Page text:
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Peer Editing

Peer editing is an excellent strategy. It helps the writer receive input and guidance, and it also helps the peer editor understand how to improve his or her own writing.

The goal of peer review is fourfold:

  1. to help writers see their writing from a reader’s perspective
  2. to share what is working well and any suggestions to improve the piece
  3. to assist writers in revising with a real reader or audience in mind, creating a dynamic and friendly partnership
  4. to help writers formulate an agenda for revision, brainstorming a helpful list of actions to develop a stronger piece of writing

Step 1. Read the whole essay once without making any marks on the page.

Try to figure out the writer’s main point (thesis, hypothesis, central idea) and which areas to focus on.

Some examples: 

  • Strengthening the main point 
    Is the thesis relevant? debatable? challenging?
  • Helping to make the organization clearer 
    Do the ideas follow in a clear sequence?
  • Looking to see if every claim has good evidence to support it
    Is there enough evidence?
  • Reviewing how the conclusion addresses what the writer said was at stake in the introduction

Step 2. Read the whole essay again.

As you read paragraph by paragraph, stop and reflect on what you could say that would help the writer revise. The aim is to make your feedback as clear, specific, and easy-to-understand as possible.

Try to help the writer understand what might be changed and improved or why something works so well.

Be careful to offer guidelines and suggestions, but not to dictate. Remember it is not your essay and does not have to be written the way you would write it.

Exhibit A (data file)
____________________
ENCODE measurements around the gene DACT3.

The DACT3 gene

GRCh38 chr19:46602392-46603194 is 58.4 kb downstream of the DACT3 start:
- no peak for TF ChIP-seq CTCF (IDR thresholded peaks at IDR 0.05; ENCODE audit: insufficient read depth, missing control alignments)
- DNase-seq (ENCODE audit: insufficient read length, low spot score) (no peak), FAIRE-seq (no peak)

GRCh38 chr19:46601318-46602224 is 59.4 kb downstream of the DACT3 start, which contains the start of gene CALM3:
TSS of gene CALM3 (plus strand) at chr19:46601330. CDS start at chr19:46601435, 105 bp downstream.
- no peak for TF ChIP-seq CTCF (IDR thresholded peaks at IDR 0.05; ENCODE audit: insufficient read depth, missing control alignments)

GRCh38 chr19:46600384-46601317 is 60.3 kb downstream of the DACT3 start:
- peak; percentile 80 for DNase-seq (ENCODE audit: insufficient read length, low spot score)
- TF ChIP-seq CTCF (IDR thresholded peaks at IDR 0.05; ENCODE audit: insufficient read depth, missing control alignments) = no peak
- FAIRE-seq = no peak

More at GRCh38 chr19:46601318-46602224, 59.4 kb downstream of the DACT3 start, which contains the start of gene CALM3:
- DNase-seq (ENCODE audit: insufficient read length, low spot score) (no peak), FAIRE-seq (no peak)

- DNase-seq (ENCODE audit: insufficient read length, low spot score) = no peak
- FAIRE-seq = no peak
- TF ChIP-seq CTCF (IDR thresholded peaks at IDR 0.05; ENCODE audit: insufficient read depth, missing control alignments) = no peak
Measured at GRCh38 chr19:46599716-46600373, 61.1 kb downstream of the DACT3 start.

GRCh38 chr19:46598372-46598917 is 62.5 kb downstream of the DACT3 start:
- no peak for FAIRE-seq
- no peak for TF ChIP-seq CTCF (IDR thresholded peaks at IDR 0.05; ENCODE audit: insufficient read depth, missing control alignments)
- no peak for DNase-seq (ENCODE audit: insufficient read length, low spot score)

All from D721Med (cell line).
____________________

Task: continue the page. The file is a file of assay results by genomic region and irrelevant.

Do not cross out the writer’s words or phrases. When you have specific suggestions, write them clearly in the margins.

Tell the writer what you like and where the writer is doing a good job: making a good point, offering sound evidence, expressing him/herself particularly well, connecting ideas effectively, and so forth. Be sure to explain briefly how this is so. Avoid using vague terms unless paired with concrete explanations.

Ask helpful questions. In the margins, you can ask questions that show where you think more information might be needed.

Try to encourage development of the line of thinking you see in the piece. Ask questions and share ideas and implications that the writer might not have considered.

3. Review for surface-level errors: proofreading.

The most persuasive pieces of writing are not only well organized and well argued, but also carefully proofread.

Eliminating surface-level errors shows the respect you have for your own ideas and for the time and energy you are asking of your readers.

In proofreading, the goal is to check for misspelled or incorrectly used words, oddly worded phrases, problems with punctuation or mechanics,missing or improperly formatted citations, or typos.

Here’s one easy and effective strategy: read the essay backwards. Read the last sentence, then the next to last, and so forth, until you arrive at the first sentence. This can help you catch errors that are harder to notice when the draft is read in its regular sequence. 

4. Reflect and enjoy the process.

Take note of what you learned about yourself as a writer, what you learned about the topic in the piece, and how much you got to learn about your peer’s viewpoint.